When I was a child growing up in the United Arab Emirates, the local souk (Arabic for marketplace) was one of the places we frequented as a family—not only was it a great shopping destination, the souk was where we could see the best of Arabian culture and hospitality. So when I learnt that the French Institute Alliance Francaise in New York was setting up a Tunisian souk as part of their World Nomads Tunisia initiative, I was more than a little excited to see what they had to offer.
This week’s Untapped Cities Instagram “Pic” of the Week by @bhushanyc
Introducing the #untappedcities Instagram “Pic” of the Week. We’ll be pulling images from our Untapped Cities Photo Pool, which you can submit to simply by hashtagging #untappedcities in your Instagram and Twitter photos.
This week’s Untapped Cities “Pic” of the Week goes to this stunning shot of the Gehry Building in Downtown Manhattan. The photo, entitled “New York by Gehry” was submitted to us by @bhushanyc.
Untapped Cities writer, Sheila Marikar, gets the front page of The New York Times Style Section writing about a new sort of business lunch: full-on dance parties in night clubs like Marquee and Le Bain at The Standard. “Lunch Break” is sponsored by Flavorpill and Absolut Vodka, while alternatives include “Lunch Rocks” and “Lunch Beat.” According to Sheila, “Introduced last summer, it is the most raucous of a group of lunch-hour dance parties starting up in New York City and around the world. The goal: get the screen-addicted masses to move and groove, often with the lubrication of alcohol. But don’t get drunk: this is not the three-martini lunch of yore (or lore), ending with secretaries being chased around a desk. And please, leave the business cards at the office.”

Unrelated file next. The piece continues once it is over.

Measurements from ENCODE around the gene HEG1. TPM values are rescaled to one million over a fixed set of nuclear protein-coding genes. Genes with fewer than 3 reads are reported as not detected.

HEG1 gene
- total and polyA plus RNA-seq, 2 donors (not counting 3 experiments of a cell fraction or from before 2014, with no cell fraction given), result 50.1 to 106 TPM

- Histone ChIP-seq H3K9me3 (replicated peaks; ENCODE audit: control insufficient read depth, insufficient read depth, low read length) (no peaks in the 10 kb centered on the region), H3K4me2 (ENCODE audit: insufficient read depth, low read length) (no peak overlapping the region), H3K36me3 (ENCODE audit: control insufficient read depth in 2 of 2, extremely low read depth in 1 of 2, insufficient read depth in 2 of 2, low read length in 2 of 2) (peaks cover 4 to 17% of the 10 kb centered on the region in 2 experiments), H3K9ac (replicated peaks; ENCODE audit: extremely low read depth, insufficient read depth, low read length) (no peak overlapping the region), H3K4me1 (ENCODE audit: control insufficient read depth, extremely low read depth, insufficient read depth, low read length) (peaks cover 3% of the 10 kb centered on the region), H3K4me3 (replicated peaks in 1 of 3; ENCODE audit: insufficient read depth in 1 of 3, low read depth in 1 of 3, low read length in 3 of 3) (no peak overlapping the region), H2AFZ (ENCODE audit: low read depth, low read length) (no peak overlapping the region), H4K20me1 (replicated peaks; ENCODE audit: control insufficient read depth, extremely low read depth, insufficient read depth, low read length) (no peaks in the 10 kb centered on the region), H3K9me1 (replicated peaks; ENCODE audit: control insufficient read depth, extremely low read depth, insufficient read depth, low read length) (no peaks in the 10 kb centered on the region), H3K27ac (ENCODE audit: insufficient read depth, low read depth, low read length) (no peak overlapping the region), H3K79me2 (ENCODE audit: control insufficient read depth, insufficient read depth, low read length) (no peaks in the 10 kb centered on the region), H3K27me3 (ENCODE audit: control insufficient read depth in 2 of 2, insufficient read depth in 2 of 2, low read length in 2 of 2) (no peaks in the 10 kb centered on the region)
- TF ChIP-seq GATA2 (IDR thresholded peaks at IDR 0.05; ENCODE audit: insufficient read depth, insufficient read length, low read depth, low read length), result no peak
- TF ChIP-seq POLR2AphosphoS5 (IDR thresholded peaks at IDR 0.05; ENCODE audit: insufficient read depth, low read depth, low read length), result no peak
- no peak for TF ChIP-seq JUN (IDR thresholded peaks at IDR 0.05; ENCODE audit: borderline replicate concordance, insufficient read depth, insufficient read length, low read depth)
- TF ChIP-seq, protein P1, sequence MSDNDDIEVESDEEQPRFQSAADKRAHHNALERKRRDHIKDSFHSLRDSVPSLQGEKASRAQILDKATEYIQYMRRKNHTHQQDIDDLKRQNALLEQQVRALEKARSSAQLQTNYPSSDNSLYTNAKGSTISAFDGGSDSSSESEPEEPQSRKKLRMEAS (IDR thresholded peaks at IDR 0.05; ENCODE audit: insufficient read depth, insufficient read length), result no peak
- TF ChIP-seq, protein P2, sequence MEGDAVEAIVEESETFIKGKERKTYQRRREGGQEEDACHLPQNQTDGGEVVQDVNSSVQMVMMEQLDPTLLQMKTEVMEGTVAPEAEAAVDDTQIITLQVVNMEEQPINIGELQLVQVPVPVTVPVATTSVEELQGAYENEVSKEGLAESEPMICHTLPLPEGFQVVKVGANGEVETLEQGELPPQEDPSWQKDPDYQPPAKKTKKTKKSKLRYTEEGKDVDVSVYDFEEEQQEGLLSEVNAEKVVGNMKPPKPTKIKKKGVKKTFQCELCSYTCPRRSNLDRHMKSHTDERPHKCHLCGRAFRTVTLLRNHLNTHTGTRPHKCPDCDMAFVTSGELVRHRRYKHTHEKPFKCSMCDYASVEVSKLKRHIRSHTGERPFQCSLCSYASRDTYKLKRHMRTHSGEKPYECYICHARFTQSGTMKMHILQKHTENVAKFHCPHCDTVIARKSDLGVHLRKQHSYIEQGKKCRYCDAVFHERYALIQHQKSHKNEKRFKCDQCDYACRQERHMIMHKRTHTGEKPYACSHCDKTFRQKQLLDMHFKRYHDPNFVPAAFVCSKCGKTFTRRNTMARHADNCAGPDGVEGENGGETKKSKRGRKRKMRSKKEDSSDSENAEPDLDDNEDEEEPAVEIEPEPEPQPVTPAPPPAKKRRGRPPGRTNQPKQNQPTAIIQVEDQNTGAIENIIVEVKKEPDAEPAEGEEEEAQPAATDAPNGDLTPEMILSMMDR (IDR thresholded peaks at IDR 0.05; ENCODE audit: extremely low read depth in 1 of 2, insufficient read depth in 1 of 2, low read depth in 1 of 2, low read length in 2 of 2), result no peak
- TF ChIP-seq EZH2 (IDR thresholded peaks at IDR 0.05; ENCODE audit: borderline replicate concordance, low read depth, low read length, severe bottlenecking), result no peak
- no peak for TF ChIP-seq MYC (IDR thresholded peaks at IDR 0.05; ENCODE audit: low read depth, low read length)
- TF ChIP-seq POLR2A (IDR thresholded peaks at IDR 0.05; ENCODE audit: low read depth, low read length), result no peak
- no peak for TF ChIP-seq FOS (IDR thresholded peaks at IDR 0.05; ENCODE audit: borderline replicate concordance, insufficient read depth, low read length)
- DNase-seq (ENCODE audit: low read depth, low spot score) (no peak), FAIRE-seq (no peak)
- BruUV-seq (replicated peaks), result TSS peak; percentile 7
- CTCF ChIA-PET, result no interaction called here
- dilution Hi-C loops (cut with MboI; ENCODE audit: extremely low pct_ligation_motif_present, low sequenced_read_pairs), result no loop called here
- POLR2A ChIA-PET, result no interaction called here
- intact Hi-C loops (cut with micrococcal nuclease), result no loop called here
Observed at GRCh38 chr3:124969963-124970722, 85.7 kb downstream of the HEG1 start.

Read more about the new wave of lunchtime dance parties on The New York Times.
The launch of architect Hugh Hardy’s new book, Theater of Architecture from Princeton Architectural Press, comes with a film trailer, which is fitting given Hardy’s work in civic architecture. He began his career under the celebrated scenic designer Jo Mielziener and has designed and restored celebrated New York City locations like The Lincoln Center Beaumont Theater, Brooklyn Academy of Music, the cafe in Bryant Park, the New York Botanical Garden Visitor Center and Radio City. According to Hardy, architecture is itself a theatrical experience, a form of showmanship with which the audience can readily interact. Here are videos of his work that are featured in the book.
This now-famous glass Watertower by Tom Fruin will only be on the rooftop of 20 Jay Street at Brooklyn Bridge Park until June this year, and you can get up close and personal with a replica in Brooklyn Bridge Park this weekend. Those who can’t get to New York City can have a look through this Live Cam.
With a packed room full of eager onlookers, the Center for Architecture (CFA) kicked off the first of a series of conversations surrounding its newest exhibit Design(in) the New Heart of New York. The series, which is largely dedicated to the Related Companies’ Hudson Yards, began on Monday night with a roundtable conversation with some of New York’s most prominent real estate professionals introducing the public to the massive new development that will define what Related claims to be “The New West Side” of Manhattan.